Next, Dr. Isabel Martinez presented her project, the “New York Latinx Comedy Project,” which aims to make 50+ years of stand-up comedy visible. According to Martinez, the Latinx population has contributed to the highly successful NYC comedy economy and environment, yet they are excluded from stages and visibility. Latinx participants have performed comedy in Spanish, English, and Spanglish, yet despite their significant contributions, they are often overlooked. Martinez states that deeper issues—such as cultural importance and citizenship—are raised by a lack of attention to Latinx NYC comics. In fact, she notes how Latinx comedians are absent from NYC stages, relegated to “Latin Nights.” Over time, these nights have faded away, with Latinx performance of cultural heritage not considered “fully American” or universally appealing. Through interviews, ephemera, and transcripts, Martinez aims to rectify this invisibility by creating a digital archive. As a concluding example, Martinez played a clip of Delilah Ramos, New York’s first and only Latina comedy club owner. She managed Gotham Club and advocated for Latinx and female comics before opening her own club after 9/11. Though the “Laugh Lounge” closed its doors in 2012, Ramos made an impact in her community, working with big names like Kevin Hart and Patrice O’Neal.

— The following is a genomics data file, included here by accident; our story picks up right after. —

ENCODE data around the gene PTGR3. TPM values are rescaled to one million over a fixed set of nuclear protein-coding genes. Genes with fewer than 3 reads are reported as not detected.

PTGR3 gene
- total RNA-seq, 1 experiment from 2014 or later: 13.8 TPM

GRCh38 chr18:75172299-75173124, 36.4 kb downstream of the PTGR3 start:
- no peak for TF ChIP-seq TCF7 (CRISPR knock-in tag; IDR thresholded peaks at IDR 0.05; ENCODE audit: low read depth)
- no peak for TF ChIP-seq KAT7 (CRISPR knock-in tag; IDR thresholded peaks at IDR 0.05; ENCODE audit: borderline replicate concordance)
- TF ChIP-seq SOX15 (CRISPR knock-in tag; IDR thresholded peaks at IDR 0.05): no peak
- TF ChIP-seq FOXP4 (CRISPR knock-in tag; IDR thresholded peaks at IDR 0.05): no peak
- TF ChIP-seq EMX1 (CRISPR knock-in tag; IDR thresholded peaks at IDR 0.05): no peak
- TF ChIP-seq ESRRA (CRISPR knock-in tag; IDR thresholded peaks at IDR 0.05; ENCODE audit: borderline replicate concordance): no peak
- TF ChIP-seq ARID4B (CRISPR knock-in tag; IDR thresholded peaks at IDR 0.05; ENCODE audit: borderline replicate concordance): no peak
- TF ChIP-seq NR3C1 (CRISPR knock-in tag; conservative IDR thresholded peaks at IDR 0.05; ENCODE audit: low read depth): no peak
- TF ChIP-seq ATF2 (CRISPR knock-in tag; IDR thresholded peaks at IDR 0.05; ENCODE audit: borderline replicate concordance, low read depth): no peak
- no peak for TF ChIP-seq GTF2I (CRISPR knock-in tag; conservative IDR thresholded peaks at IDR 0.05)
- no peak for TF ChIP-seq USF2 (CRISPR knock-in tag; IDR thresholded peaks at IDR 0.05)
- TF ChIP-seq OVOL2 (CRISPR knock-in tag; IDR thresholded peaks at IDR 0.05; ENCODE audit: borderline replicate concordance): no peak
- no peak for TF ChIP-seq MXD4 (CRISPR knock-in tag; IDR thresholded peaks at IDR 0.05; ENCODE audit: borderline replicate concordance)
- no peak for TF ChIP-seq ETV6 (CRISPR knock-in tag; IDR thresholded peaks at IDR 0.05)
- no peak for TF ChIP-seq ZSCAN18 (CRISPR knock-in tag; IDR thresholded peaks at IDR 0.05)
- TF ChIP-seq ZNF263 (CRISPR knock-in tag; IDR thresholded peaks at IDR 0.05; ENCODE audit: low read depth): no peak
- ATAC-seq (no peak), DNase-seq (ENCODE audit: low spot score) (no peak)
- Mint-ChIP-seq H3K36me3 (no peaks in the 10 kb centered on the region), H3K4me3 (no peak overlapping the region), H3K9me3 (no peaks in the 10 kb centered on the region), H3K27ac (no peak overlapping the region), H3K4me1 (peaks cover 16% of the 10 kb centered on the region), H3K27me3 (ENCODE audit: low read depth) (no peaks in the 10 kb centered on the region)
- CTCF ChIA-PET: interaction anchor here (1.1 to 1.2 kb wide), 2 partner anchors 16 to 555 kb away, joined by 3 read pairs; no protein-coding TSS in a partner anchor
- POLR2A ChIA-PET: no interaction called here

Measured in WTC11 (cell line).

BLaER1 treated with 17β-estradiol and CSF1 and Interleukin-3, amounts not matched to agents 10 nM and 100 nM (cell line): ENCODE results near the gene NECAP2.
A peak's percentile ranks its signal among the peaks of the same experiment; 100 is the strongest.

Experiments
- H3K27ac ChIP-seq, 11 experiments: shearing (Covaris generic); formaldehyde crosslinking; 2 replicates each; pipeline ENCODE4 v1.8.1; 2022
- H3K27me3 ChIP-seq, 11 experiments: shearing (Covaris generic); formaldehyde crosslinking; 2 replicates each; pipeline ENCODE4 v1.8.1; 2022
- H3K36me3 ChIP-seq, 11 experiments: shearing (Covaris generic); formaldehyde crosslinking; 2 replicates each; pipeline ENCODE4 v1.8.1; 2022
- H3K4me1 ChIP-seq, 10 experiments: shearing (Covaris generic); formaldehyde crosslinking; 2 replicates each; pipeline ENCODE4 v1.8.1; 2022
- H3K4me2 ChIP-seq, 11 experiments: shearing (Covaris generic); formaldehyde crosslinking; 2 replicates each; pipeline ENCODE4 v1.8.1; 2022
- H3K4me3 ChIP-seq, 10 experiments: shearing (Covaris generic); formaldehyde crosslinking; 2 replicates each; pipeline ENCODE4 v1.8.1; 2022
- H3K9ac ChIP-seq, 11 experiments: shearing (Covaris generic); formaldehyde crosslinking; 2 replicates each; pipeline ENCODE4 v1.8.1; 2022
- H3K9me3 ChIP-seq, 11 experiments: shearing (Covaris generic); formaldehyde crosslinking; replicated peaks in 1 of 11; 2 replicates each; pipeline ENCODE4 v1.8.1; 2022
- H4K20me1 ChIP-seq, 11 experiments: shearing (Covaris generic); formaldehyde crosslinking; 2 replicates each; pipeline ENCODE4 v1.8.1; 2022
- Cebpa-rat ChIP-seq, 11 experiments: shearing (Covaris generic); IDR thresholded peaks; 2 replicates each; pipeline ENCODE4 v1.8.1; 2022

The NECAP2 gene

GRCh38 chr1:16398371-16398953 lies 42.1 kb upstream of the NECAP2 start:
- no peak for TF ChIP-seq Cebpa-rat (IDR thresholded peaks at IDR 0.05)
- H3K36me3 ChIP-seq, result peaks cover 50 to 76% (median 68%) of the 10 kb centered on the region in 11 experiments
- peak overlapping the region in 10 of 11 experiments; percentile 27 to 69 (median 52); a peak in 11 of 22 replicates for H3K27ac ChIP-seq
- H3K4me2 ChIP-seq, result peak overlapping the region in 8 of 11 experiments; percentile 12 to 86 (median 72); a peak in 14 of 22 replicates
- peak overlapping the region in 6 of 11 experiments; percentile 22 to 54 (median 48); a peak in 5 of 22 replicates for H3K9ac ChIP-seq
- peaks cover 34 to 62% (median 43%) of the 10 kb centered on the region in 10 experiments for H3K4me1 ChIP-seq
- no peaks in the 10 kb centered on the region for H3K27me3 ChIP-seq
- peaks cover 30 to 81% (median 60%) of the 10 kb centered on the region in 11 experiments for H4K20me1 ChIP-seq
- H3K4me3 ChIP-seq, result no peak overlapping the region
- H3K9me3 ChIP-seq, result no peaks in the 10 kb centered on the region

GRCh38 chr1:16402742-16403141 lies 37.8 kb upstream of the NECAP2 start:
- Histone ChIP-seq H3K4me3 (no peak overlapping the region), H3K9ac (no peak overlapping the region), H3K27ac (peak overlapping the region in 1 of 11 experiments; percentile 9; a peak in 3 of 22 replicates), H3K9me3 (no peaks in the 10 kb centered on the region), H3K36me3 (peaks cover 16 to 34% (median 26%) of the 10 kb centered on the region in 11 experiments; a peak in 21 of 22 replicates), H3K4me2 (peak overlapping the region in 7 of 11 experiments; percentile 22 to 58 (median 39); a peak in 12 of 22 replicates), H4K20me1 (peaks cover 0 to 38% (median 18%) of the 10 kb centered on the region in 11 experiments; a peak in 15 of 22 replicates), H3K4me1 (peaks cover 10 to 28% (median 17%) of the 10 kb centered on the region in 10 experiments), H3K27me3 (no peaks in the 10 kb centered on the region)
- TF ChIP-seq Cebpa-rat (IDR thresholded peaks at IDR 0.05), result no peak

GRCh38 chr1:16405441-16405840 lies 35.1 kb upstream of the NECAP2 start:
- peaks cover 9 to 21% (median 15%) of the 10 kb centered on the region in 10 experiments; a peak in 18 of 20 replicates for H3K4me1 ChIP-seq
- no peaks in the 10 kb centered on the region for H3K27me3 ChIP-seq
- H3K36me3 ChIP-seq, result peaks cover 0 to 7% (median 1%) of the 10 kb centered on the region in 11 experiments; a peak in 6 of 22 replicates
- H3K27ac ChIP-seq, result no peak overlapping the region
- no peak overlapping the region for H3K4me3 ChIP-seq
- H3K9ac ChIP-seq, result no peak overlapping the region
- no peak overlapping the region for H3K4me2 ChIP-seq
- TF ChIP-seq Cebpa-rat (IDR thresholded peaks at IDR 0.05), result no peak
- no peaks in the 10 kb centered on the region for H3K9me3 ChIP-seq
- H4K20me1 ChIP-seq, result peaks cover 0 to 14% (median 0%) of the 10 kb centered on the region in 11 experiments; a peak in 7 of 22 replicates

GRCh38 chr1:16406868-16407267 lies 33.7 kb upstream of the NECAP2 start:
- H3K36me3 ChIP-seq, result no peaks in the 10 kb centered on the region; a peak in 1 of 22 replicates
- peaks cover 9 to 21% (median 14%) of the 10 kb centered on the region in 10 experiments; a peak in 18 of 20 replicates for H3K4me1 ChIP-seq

Finally, Tongjing Wang closed off the session with his work, “Revealing City Relationships: Collocation Analysis in Urban Planning.” The goal was to produce a network analysis of cities in China in order to understand city-relationships for informed policy-making. Wang’s project investigates the application of collocation analysis in geography, using text mining to capture city relationships from digital text. Through the use of Common Crawl, Wang was able to establish word co-occurrence networks between cities, highlighting domains like industry, education, and finance. Wang’s goal is to gradually expand into regional network analysis. Once presentations were complete, a brief Q & A session was held. Participants were interested in learning more about Cline’s “coding dojos,” Martinez’s Latinx comedy community, Chung’s concept of SMM self-purification, and interesting relationships discovered by Tonging.
The Speed Data-ing event, though brief, helped affirm my belief in DH as a wide and welcoming space. Oftentimes, we enter DH with the expectation that we don’t belong—maybe “real” DHers are only people who can code, are established scholars, or have fully-complete projects. In reality, events like this one highlight the diverse nature of DH participants—students and professors, coders and interviewers all share the same space, and create valuable knowledge to share with the DH community.